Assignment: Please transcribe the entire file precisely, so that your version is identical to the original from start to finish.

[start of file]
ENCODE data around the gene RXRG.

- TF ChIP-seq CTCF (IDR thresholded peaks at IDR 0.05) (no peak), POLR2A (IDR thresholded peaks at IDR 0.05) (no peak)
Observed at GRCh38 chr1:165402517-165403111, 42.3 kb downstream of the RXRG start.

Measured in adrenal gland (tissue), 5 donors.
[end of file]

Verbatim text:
ENCODE data around the gene RXRG.

- TF ChIP-seq CTCF (IDR thresholded peaks at IDR 0.05) (no peak), POLR2A (IDR thresholded peaks at IDR 0.05) (no peak)
Observed at GRCh38 chr1:165402517-165403111, 42.3 kb downstream of the RXRG start.

Measured in adrenal gland (tissue), 5 donors.